Both pagination ux and infinite scrolling ux have different purposes and influence the user experience of a website. Let us look at how different aspects of a website are influenced by infinite scroll and pagination.
Infinite scroll is designed in a way to boost user engagement and increase the duration of time that users spend on your website. If a majority of your users visit your website with no particular goal in mind, infinite scrolling will continue to roll out relevant content in a way that is efficient, digestible and interruption-free.
Pagination, on the other hand, works better for getting users to their desired content as soon as possible. The negative aspect of pagination is that it makes freeform exploration more time-consuming, as users will need to keep clicking on “next” and wait for new pages to load.
One way to combat this inconvenience is to lengthen the individual pages and optimise for load time.
In infinite scrolling too, the loading time can become slow. The more visitors scroll, the more content needs to be loaded, slowing down page performance. This can be solved for by reducing image sizing only to what is required to reduce the bandwidth used.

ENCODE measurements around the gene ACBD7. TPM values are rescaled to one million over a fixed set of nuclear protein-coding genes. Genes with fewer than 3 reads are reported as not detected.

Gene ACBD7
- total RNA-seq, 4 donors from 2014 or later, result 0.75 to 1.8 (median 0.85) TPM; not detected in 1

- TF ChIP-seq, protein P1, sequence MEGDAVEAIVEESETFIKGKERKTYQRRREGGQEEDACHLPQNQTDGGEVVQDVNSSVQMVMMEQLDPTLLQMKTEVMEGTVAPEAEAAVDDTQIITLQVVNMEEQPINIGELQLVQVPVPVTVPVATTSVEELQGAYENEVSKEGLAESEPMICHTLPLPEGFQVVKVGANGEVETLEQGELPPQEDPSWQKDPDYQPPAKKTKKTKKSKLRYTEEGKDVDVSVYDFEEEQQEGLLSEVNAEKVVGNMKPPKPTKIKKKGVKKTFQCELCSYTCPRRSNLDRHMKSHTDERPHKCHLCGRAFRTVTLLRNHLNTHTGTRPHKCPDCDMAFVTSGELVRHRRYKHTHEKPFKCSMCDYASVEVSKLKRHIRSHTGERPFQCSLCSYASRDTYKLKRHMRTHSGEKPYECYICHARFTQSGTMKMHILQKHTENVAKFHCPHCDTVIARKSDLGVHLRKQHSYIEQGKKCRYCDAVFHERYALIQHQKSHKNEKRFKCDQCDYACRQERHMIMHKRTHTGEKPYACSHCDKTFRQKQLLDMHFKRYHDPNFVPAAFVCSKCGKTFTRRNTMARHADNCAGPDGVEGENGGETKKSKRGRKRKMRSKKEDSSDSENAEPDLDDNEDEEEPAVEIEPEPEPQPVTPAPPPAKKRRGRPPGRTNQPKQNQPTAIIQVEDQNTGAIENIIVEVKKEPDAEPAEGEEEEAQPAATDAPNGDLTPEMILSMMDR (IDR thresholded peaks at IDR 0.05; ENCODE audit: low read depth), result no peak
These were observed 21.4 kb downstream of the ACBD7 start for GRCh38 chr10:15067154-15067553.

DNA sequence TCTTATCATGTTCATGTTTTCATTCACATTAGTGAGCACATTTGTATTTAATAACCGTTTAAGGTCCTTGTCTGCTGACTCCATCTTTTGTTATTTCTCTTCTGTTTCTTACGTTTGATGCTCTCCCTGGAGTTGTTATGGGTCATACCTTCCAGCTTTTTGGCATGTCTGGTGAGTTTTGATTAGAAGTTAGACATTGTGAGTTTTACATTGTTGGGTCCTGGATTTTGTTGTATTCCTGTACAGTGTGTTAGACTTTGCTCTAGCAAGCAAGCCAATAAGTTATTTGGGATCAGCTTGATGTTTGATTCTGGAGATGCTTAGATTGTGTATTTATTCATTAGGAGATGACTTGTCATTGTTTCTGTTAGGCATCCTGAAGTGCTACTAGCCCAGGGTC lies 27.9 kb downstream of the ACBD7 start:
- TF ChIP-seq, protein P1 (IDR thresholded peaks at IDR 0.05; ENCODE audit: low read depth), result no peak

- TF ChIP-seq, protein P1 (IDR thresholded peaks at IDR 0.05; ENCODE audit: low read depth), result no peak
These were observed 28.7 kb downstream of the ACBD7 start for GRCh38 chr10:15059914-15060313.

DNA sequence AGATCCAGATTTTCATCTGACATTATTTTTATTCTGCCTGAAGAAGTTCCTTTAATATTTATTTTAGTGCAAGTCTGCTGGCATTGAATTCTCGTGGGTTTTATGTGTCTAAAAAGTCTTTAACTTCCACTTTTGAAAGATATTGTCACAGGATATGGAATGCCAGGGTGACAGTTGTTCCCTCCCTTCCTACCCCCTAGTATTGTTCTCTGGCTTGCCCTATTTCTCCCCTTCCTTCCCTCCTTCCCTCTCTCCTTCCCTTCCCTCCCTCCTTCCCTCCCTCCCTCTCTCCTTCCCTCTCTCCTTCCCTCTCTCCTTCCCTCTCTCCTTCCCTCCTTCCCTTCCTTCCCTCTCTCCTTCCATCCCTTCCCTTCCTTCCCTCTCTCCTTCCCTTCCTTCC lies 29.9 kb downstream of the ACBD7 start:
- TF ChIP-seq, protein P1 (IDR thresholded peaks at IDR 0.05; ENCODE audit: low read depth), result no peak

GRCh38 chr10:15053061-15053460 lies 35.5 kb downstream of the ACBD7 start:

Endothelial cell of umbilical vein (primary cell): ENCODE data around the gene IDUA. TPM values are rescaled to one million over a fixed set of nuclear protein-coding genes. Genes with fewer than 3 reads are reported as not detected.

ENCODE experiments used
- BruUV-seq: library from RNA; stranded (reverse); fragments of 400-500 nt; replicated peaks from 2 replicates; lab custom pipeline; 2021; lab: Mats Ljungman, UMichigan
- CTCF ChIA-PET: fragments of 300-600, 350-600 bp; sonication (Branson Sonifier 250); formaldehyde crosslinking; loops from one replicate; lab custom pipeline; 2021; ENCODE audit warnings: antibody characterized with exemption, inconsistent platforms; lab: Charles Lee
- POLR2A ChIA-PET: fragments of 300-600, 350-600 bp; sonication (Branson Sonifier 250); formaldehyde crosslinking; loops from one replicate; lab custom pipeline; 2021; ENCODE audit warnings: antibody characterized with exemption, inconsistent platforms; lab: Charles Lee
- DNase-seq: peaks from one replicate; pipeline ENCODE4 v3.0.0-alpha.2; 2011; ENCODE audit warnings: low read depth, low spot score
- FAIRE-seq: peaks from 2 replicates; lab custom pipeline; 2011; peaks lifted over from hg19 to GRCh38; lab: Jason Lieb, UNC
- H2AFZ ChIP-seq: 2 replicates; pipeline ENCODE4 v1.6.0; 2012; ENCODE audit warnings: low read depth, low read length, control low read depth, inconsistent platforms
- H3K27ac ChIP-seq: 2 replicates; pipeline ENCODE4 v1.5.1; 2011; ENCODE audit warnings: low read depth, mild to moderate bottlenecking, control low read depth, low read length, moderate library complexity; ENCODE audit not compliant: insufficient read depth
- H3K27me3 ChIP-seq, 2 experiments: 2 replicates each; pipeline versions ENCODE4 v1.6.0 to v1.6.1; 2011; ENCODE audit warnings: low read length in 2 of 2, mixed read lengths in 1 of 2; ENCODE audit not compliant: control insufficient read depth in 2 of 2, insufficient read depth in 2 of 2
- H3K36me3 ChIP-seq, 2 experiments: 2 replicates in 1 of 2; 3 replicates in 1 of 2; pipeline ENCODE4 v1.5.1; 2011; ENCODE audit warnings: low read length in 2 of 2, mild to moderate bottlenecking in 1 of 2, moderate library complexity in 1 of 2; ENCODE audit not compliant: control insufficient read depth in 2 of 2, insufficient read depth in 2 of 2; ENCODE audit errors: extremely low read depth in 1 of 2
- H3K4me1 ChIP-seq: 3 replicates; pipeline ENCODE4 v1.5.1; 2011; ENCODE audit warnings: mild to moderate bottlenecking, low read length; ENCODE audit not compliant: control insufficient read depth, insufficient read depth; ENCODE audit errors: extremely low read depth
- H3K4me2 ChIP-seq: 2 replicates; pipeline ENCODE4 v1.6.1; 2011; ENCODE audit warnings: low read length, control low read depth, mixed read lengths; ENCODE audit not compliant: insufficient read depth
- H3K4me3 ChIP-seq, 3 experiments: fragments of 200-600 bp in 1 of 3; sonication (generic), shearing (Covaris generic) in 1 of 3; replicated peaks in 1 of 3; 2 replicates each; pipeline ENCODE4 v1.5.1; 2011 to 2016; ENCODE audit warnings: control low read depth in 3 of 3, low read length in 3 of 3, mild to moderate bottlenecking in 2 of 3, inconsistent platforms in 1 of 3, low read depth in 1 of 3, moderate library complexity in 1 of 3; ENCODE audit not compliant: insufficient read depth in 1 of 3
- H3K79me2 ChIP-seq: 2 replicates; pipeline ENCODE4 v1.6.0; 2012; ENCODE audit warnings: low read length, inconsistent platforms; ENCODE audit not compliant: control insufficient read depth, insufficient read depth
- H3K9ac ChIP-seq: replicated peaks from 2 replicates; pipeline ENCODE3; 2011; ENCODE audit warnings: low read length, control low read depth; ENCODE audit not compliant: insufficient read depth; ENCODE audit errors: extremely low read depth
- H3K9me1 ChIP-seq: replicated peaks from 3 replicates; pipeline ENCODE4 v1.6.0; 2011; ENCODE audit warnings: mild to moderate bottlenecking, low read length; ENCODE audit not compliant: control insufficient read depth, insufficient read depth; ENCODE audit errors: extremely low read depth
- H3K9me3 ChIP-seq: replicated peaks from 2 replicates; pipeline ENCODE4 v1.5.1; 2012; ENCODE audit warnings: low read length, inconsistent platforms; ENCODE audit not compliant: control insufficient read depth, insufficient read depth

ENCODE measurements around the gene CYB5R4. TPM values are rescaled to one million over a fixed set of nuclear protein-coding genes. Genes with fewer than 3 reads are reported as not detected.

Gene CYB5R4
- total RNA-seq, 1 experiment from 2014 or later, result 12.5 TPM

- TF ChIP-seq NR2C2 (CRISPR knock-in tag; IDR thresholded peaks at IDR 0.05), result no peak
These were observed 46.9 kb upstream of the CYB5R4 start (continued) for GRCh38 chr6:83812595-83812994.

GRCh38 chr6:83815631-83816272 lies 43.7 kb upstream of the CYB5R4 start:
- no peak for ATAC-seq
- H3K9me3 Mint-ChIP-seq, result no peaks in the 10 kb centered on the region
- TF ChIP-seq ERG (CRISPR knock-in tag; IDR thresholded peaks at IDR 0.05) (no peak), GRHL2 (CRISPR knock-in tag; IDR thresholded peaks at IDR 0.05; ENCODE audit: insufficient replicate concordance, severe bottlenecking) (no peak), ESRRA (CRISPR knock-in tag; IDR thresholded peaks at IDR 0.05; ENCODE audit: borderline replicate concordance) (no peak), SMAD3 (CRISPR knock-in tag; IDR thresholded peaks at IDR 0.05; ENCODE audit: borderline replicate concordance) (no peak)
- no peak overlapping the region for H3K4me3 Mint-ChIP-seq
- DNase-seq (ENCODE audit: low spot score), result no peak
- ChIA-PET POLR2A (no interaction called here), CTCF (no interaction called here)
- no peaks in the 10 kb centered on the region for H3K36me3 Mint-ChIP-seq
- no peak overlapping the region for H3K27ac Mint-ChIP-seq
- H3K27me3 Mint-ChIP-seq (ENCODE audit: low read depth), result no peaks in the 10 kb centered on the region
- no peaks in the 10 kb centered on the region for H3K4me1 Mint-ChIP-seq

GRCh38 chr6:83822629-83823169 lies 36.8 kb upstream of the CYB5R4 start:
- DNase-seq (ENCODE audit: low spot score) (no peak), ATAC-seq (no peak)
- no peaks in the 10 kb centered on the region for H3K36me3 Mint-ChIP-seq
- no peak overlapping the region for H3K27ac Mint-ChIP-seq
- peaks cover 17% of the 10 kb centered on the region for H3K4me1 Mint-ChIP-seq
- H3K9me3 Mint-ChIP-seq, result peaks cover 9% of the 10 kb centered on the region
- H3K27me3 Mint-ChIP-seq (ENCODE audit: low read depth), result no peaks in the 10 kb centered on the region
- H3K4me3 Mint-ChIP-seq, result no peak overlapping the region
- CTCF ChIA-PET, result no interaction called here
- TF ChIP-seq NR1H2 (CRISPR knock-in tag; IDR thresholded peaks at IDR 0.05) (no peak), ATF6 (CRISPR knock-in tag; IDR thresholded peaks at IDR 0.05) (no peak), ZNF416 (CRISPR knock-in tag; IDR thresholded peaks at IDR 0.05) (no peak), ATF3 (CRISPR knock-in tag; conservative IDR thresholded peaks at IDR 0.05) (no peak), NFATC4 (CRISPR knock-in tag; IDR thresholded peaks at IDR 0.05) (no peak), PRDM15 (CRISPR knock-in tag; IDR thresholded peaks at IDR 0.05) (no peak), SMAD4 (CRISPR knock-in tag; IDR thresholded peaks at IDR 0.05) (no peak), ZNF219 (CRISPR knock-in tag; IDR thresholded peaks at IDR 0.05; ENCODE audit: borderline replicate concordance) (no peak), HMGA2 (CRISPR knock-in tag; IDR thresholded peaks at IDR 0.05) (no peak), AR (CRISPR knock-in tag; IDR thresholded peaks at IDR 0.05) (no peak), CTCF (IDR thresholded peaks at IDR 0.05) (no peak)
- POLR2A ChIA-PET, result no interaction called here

Ease of Use
If your website content is paginated, it allows users to become familiar with your site’s layout. As long your pages are well-organised, your users won’t have a problem clicking between them. However the aim should still be to reduce clicks as much as possible, since users expect to click as little as possible to achieve their goals on a website.
If your website content is better suited for infinite scroll, your site’s ease of use will stand out. For most people, simply scrolling to reveal more content comes a lot more naturally. It is fast, easy, intuitive and responsive. Users not only appreciate this kind of positive user experience, they have come to expect it.
Additionally, infinite scroll is also much more user-friendly on touch screens. Infinite scroll was initially built for mobile devices because it minimises button-pressing, which can be extremely frustrating on phones.
Ease of Implementation
Most website builders default to pagination for content structuring. When building a website, pagination features are available out of the box. However adding infinite scrolling takes some more work on the part of the website publisher. They require some add-on features or a developer who can implement infinite scrolling. Transitioning a website from pagination to infinite scroll will also require some effort to restructure your site’s organisation. However the workload is well worth the effort.
Infinite scroll is definitely more visually appealing which makes it perfect for photo sharing websites, portfolios and other websites that rely heavily on visuals.
Both of these UX approaches work differently for different websites. Based on your content, choose the approach best suited for you. Test both of these methods to get data driven insights to find out which approach your users prefer – pagination or infinite scroll.